Egypt-Saudi Tension Bubbling over Planned Djibouti Base

Saudi plans to build a military base on the coast of Djibouti have made the Egyptian government ‘suspicious’, as strained relations between Cairo and Riyadh show little sign of improving.

Egypt-Saudi tension
Djibouti, like Eritrea, is strategically located in the Horn of Africa across the Red Sea and Yemen. [Getty image]
By Al Araby,

Saudi plans to open a military base in the tiny Rea Sea state of Djibouti have raised concerns among Egyptian officials, as strained relations between Cairo and Riyadh show little sign of improving.

The base, which will reportedly be built “very soon”, would threaten national security, and the Egyptian government is “deeply suspicious”, according to a diplomatic source.



Djibouti is strategically located in the Horn of Africa across the Gulf of Aden from Yemen, where the Saudis have been waging war against Houthi rebels. A recent UK report suggested that Iran has been smuggling weapons to the rebels via the waterways surrounding Yemen.

“Cairo is totally against the deal because it considers Djibouti to be under the Egyptian sphere of influence and because its location is important for national security,” an Egyptian diplomatic source, who spoke on the condition of anonymity, told The New Arab.

“This move goes against the generally accepted customs between Arab countries as the area has a direct influence on the passage of ships towards the Suez Canal.

“If Saudi Arabia wants to ensure that Iran does not take control of the area, that is understandable – however, this must take place with Egyptian oversight and permission.”

The Egyptian government was supported by billions of dollars in aid from Saudi Arabia in the immediate aftermath of the 2013 military coup against former Muslim Brotherhood leader Mohammad Morsi, but ties appear to have frayed between the two countries amid disagreements over Syria.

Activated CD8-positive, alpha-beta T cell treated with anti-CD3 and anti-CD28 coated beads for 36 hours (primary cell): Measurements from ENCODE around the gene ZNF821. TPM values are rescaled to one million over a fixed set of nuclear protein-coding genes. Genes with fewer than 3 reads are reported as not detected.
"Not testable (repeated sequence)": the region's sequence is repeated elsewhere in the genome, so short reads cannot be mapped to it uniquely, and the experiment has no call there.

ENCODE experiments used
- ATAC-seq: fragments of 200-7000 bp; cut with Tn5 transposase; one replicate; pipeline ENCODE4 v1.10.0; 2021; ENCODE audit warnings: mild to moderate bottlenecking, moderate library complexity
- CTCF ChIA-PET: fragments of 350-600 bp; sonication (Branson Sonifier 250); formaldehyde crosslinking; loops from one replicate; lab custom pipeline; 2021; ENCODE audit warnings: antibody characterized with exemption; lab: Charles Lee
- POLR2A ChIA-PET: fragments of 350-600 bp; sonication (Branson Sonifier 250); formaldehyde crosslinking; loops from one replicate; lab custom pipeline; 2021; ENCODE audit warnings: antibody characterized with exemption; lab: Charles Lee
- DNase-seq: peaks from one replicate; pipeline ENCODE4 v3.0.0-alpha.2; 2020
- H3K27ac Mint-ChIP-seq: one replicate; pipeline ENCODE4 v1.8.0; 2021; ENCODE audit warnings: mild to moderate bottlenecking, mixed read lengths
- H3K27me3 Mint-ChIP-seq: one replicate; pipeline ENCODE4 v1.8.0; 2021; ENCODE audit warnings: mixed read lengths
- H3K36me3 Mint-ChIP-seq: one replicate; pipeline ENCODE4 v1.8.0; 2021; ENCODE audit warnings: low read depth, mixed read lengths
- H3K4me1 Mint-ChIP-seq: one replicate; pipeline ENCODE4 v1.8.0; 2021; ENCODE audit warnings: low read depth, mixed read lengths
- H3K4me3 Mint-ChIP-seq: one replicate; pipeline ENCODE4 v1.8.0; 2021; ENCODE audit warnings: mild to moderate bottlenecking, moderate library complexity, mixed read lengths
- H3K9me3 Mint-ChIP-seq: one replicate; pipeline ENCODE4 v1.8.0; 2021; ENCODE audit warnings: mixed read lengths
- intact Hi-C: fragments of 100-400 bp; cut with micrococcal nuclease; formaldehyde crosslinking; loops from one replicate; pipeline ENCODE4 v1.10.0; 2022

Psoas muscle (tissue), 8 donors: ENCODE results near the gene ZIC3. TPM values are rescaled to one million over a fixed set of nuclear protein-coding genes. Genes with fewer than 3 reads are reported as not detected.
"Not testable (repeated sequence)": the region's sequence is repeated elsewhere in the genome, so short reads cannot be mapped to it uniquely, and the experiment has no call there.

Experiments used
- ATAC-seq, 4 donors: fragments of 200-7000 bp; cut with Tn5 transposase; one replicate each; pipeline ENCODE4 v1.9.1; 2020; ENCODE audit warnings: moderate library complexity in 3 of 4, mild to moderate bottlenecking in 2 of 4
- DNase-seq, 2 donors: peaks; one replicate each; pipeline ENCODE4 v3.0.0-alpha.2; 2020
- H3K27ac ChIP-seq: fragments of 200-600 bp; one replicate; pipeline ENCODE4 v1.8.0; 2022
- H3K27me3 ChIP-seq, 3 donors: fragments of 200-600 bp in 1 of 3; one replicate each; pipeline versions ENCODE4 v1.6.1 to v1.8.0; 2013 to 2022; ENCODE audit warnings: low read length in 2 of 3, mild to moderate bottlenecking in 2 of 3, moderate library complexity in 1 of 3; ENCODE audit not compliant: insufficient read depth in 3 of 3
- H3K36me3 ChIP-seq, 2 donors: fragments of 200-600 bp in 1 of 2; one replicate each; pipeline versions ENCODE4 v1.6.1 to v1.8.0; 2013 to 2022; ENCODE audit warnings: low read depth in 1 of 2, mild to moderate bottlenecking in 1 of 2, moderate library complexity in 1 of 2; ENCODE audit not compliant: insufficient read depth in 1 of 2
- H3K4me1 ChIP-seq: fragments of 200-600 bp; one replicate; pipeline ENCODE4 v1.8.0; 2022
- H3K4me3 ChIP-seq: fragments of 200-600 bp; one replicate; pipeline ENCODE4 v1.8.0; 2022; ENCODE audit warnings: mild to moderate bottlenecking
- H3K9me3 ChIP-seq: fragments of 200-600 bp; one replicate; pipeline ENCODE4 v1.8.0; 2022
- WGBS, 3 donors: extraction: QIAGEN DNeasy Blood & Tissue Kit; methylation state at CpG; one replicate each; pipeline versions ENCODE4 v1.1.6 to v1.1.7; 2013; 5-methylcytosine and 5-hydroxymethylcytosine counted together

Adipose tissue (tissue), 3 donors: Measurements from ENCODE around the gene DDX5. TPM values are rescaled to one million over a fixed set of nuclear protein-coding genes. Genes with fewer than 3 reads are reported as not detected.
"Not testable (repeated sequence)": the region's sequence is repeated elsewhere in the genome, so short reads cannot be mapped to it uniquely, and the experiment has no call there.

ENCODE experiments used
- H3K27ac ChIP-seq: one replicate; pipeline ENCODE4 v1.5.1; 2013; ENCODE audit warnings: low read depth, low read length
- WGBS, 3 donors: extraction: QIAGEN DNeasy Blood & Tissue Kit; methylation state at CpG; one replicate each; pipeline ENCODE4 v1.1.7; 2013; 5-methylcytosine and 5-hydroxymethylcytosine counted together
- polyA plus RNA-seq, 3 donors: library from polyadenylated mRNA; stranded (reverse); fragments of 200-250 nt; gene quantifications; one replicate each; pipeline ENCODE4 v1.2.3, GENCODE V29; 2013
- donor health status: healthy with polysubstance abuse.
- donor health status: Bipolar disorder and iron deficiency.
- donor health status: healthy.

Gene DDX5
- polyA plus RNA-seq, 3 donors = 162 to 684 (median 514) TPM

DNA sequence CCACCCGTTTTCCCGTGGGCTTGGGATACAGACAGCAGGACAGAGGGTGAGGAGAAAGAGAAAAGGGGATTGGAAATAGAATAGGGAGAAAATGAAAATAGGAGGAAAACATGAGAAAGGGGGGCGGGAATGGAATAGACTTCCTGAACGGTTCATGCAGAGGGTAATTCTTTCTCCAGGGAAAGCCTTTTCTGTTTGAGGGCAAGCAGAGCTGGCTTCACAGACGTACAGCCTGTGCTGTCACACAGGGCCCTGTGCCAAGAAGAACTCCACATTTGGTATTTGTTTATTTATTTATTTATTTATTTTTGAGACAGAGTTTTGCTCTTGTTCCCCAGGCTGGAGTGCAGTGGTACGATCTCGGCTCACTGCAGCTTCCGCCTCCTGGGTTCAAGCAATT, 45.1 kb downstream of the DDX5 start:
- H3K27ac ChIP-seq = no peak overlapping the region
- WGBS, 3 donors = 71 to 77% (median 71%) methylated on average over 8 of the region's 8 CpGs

Saudi Arabia backs rebels trying to oust Assad, while Egypt has expressed support for the Syrian leader.

Saudi Arabia suspended oil shipments to Egypt in October, a move announced after Cairo backed a Russian-drafted resolution on Syria in the UN Security Council.

This week, sources told The New Arab that Saudi Arabia would not mend ties with Egypt until Foreign Minister Sameh Shukri was sacked and two contested Red Sea islands were transferred to Saudi sovereignty.

Djibouti’s Foreign Minister Mahamoud Ali Youssouf said the deal to build the Saudi military base would happen “very soon”.

“The security, military and strategic draft of the accord is ready and the coastal areas that could host the base, be it military or naval, have been identified after Saudi military officers and officials explored some areas in the country.”


  • No-islands, no-deal: Saudi Arabia sets conditions for forgiving Egypt

    Saudi Arabia will not mend ties with Egypt until Foreign Minister Sameh Shukri is sacked and two Red Sea islands are transferred to Saudi sovereignty

    Saudi Arabia will not mend ties with Egypt until Foreign Minister Sameh Shukri is sacked and two contested Red Sea islands are transferred to Saudi sovereignty, a source close to the Saudi ambassador in Cairo told The New Arab’s sister publication.

    This comes as strained relations between Egypt and Saudi Arabia show no signs of improving.

    “The crisis between the two countries is too complicated to be resolved with a meeting if one were to take place between President Abdel Fattah al-Sisi and King Salman bin Abdulaziz on the sidelines of the UAE National Day,” the source said.

    That meeting did not materialise. Shortly before the Saudi king arrived in the UAE on the first leg of his Gulf tour that will take him next to Qatar, Bahrain and Kuwait, Sisi left Abu Dhabi.

    “There is a total Saudi rejection of any detente with the Egyptian administration, led by the Deputy Crown Prince Mohammed bin Salman,” the source added.

    “Bin Salman demanded the islands agreement be implemented first before taking any move to correct relations between the two countries,” continued the source.

    “The young prince wanted to present himself in a certain way to Saudi society after securing the islands… [and] to take advantage of this to increase his popularity.”

    Bin Salman allegedly made another condition for detente was the dismissal of Egyptian Foreign Minister Sameh Shukri “given his anti-Saudi positions”, the source claimed without elaborating further.

    The thinking in Riyadh is that the Egyptian regime had deliberately tricked Saudi King Salman with the Tiran and Sanafir affair – two Red Sea islands Sisi agreed to hand over to Saudi Arabia during the monarch’s visit to Cairo in early April. Salman signed a number of agreements during this visit, including the ceding of the islands to Riyadh in return for Saudi aid.